Rehabilitation: medical and social case management
The primary aim of a centrally managed programme for continuous aftercare is thus to re-integrate the disabled person in the armed forces and their social environment as rapidly as possible. The German law that sets out the rights of personnel to continue in active duty (EinsatzWVG) specifies that those who have suffered a degree of disability of more than 30% as a result of deployment are entitled to remain in the Bw at their own request. In addition to a moral obligation towards disabled personnel, the Bw also has an active interest in using all means at its disposal to ensure that the physical capacity and abilities and psychological resilience of those affected are restored as far as is possible. The bio-psychosocial model for rehabilitation requires that the work environment in the Bw must conform to the existing abilities of the individual and that those affected must be provided with life-long specialised support in the form of planning and provision of rehabilitation measures, medication and aids, the design of their workplace and the planning of their future vocational activities. Medical and social case management are inseparable elements of this concept and require the continuous exchange of medico-legal and (appropriately protected) confidential information between the two sides.
The medical case manager with appropriate specialist knowledge will be able to make an initial assessment of the subsequent employability of the individual. Sports medicine can contribute orthopaedics, accident surgery, rehabilitation, performance diagnostics and preventive medical expertise, sports therapy and its physical and psychological training techniques; however, educational and social elements can also make an important contribution towards restoring the psychophysical resilience of the injured individual and thus help with their reintegration in their professional and private milieu.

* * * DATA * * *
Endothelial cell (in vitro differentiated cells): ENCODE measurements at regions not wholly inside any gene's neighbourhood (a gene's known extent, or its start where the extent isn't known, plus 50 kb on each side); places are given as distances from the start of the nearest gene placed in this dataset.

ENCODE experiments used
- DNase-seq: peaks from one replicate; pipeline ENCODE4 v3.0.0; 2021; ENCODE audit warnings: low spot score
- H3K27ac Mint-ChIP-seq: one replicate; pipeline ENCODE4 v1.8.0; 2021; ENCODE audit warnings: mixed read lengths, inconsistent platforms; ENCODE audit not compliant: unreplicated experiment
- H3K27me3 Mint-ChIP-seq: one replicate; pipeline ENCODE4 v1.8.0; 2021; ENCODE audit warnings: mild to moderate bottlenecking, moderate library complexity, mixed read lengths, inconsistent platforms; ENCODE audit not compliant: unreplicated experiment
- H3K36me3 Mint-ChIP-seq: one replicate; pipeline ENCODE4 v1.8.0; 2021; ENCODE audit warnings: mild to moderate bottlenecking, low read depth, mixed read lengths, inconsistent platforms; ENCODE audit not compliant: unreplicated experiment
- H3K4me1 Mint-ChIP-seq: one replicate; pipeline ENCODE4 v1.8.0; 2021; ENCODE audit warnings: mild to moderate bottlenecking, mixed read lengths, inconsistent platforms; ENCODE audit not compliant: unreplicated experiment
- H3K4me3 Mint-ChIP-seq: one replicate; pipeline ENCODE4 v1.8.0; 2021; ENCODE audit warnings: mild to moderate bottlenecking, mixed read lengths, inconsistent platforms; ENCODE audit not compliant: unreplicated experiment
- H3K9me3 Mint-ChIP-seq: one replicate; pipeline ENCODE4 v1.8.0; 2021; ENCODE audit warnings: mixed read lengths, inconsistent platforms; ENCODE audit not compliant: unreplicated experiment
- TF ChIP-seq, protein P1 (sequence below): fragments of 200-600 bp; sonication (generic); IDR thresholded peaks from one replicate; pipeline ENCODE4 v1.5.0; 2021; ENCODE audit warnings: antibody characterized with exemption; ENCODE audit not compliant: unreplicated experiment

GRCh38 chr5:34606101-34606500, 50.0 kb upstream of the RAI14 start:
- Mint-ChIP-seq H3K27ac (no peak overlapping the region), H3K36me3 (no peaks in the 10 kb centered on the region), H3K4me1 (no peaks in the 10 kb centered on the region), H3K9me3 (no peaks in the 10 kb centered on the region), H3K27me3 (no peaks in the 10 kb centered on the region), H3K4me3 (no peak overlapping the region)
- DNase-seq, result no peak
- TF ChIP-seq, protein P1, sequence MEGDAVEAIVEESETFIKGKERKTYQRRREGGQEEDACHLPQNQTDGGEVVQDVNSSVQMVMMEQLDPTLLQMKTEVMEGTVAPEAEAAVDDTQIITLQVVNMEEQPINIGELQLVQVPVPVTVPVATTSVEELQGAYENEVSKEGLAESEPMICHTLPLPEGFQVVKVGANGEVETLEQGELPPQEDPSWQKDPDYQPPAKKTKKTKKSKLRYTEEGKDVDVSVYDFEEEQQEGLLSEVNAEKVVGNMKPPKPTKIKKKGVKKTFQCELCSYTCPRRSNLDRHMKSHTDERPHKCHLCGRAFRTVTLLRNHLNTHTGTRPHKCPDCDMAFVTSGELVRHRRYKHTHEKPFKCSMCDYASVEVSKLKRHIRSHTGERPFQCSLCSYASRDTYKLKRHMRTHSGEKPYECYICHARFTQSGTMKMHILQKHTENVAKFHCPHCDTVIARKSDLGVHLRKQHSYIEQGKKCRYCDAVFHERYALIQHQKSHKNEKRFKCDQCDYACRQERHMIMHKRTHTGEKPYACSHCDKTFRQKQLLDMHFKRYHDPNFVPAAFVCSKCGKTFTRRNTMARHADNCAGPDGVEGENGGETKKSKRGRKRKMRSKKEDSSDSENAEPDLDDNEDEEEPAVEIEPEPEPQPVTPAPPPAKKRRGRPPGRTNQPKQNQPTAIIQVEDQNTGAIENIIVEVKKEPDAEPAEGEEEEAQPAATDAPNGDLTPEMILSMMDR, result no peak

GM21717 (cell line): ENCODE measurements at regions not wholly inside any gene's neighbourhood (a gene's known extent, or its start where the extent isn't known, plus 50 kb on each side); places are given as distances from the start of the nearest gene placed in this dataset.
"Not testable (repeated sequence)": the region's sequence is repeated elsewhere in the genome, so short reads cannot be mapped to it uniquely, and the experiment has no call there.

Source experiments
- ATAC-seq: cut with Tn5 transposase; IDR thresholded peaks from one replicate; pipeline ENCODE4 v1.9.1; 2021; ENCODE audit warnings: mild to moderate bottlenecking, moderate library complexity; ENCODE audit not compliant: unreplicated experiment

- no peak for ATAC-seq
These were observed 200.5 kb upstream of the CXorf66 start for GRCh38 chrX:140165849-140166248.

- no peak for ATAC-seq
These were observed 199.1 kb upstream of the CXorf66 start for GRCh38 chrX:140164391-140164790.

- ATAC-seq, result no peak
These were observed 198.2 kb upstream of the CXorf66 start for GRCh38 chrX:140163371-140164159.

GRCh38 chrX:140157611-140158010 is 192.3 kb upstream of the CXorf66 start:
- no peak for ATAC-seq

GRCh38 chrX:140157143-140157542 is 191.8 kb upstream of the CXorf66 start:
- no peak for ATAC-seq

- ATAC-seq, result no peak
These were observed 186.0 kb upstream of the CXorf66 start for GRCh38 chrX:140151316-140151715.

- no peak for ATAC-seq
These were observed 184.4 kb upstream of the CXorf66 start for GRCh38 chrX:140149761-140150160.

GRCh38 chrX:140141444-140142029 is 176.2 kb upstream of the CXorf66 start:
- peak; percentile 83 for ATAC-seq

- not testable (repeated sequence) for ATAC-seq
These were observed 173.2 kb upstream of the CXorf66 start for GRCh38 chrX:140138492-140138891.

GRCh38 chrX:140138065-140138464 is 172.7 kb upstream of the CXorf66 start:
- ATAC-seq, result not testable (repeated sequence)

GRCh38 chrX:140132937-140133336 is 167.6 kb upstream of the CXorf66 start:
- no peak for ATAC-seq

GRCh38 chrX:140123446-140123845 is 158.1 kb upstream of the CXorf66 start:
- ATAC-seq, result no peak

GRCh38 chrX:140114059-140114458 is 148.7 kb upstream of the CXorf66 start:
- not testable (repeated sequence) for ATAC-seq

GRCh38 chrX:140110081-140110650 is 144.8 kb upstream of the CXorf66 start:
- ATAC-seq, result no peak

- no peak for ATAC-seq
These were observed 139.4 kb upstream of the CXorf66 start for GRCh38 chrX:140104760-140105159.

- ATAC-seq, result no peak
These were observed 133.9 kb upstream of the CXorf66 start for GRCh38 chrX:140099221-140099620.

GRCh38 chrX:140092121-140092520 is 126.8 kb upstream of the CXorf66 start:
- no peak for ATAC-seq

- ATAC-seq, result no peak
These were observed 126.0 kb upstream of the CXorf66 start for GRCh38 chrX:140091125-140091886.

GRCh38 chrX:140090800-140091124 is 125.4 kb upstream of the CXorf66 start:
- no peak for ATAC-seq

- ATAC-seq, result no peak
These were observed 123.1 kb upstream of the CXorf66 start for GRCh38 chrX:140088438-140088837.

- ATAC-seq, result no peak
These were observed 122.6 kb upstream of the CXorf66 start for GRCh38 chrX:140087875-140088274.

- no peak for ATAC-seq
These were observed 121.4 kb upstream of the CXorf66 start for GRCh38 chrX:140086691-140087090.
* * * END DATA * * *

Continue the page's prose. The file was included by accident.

Social care management, on the other hand, mainly concentrates on the processing of the disability registration process, the provision of social support measures and the future career planning following injury. Social case management needs to take into account the medical diagnosis, the outcome of treatment and the assessment of the physical and mental status of the patient.
The establishment of a relationship between medical officer and patient based on trust is an important factor with regard to re-integration and improvement of resilience and employability of injured military personnel. In order to implement their concept, the medical services collaborate with the Bundeswehr's mental health services of the Bw and its personnel department with its various responsibilities (personnel management, social services, vocational training). In addition, the medical services also cooperate closely with civilian healthcare service providers in order to ensure that a holistic support structure is in place. The relevant activities can be subsumed in three areas:
- The maintenance of an uninterrupted support and care programme for Bw personnel who have been injured in the line of duty
- Digital data management
- Information management and public relations
The maintenance of an uninterrupted support and care programme for Bundeswehr personnel who have been injured in the line of duty